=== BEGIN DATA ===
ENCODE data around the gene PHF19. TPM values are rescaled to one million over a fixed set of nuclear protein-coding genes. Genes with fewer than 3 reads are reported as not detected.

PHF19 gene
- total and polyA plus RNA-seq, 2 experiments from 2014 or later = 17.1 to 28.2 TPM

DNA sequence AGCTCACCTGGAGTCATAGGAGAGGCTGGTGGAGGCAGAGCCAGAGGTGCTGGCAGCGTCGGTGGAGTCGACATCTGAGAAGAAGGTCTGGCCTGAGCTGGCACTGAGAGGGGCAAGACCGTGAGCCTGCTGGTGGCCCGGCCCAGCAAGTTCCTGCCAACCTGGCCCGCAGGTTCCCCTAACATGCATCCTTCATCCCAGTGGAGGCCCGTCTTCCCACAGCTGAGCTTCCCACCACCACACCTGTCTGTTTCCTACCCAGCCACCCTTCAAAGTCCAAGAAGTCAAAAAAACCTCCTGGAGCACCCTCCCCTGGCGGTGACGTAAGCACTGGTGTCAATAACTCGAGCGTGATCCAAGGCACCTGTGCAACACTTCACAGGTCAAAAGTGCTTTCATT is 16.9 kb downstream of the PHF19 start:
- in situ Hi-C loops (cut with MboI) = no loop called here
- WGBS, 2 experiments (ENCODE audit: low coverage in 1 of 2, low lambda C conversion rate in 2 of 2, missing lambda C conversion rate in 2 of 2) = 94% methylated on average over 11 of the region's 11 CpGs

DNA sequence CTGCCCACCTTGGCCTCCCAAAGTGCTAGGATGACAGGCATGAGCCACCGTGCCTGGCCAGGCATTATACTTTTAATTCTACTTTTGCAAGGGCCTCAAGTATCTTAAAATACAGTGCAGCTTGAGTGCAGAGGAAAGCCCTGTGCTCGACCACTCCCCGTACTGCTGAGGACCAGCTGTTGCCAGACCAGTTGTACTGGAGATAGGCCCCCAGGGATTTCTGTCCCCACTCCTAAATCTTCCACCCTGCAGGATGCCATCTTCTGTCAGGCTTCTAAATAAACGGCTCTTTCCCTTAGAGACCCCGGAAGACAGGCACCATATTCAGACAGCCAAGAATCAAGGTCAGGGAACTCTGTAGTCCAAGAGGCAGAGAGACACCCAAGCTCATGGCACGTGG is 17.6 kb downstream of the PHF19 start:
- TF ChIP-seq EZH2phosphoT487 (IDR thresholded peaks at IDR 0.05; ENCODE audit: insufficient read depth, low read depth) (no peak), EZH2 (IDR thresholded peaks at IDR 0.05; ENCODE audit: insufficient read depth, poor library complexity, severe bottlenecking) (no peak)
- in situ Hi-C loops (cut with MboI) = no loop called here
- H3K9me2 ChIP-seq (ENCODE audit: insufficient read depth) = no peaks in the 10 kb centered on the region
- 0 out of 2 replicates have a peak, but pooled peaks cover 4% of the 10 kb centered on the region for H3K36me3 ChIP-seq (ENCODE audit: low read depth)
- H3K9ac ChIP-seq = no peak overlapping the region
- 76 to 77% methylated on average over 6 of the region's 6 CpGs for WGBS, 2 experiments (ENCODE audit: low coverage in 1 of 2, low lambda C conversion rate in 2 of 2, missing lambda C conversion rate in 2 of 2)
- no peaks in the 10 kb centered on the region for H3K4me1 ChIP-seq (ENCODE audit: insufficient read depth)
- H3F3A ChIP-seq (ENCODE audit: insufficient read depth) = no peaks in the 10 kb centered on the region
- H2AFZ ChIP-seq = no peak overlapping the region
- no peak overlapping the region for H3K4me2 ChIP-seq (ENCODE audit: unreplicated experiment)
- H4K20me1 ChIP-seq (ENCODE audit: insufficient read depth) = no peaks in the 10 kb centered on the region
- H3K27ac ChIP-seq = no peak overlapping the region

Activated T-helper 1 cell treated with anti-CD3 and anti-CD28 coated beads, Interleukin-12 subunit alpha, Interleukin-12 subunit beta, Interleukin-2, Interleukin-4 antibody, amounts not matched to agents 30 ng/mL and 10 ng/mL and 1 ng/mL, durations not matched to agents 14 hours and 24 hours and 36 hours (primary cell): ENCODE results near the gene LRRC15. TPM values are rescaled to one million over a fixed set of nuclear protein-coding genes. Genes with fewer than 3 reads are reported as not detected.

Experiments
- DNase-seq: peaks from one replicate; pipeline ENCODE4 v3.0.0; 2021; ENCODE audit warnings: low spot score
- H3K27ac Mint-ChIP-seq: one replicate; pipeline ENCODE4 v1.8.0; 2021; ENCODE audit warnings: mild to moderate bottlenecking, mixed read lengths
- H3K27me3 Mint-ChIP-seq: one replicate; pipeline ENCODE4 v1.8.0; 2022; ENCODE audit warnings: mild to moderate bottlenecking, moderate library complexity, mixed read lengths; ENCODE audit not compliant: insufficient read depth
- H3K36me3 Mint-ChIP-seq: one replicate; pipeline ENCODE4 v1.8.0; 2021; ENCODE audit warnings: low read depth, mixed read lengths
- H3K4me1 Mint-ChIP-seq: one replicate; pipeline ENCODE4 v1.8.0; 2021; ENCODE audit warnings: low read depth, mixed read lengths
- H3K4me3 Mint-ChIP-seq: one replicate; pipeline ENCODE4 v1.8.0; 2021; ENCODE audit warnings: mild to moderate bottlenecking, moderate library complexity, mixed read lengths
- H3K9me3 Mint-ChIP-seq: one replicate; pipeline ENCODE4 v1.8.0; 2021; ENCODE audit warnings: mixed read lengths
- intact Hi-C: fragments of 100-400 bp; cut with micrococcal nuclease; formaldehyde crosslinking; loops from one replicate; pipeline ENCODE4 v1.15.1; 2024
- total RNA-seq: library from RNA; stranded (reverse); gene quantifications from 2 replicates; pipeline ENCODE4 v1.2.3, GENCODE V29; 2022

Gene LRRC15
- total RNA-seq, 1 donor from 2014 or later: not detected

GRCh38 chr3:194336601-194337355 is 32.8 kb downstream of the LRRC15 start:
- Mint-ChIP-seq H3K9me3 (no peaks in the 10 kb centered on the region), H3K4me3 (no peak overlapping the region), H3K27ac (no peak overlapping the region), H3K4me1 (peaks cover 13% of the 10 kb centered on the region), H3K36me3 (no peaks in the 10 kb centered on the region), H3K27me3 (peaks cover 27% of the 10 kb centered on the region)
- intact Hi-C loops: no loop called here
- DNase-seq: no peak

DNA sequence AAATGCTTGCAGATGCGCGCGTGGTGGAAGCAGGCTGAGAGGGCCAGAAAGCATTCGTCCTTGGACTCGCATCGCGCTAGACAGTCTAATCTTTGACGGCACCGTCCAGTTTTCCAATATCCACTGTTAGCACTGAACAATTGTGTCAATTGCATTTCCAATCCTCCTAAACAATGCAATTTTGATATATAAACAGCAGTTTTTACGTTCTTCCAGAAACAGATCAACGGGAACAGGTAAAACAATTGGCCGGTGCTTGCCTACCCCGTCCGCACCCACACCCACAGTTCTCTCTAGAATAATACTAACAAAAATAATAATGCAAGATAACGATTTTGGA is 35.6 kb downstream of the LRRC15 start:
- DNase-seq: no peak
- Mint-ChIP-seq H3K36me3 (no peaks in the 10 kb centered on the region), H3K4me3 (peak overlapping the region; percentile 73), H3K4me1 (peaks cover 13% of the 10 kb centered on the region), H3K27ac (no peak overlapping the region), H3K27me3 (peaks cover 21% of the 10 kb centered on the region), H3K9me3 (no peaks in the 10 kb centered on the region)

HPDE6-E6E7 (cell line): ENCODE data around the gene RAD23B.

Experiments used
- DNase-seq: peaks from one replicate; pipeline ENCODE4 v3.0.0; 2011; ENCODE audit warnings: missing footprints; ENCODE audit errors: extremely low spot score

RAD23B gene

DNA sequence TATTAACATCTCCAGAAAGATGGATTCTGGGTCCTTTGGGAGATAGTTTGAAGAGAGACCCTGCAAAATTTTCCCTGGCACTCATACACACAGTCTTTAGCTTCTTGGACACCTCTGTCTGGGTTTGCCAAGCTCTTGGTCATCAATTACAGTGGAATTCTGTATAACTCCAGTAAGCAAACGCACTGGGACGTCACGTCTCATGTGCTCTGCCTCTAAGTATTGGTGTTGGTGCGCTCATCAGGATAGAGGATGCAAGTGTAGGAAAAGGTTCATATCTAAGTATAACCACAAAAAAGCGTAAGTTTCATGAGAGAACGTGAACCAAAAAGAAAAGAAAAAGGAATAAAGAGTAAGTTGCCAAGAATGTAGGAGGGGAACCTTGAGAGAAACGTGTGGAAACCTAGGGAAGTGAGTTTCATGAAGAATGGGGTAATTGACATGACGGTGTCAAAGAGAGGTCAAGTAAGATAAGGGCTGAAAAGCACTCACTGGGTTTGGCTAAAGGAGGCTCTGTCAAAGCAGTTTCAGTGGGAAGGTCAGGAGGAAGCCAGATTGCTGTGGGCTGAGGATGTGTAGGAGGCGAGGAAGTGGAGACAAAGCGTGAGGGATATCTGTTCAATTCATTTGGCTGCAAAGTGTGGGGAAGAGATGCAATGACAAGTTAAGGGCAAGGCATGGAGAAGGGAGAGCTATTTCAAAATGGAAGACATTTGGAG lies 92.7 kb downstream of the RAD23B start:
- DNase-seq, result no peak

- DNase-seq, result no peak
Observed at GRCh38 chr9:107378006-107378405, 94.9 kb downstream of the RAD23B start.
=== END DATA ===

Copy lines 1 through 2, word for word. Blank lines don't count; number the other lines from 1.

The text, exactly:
ENCODE data around the gene PHF19. TPM values are rescaled to one million over a fixed set of nuclear protein-coding genes. Genes with fewer than 3 reads are reported as not detected.

PHF19 gene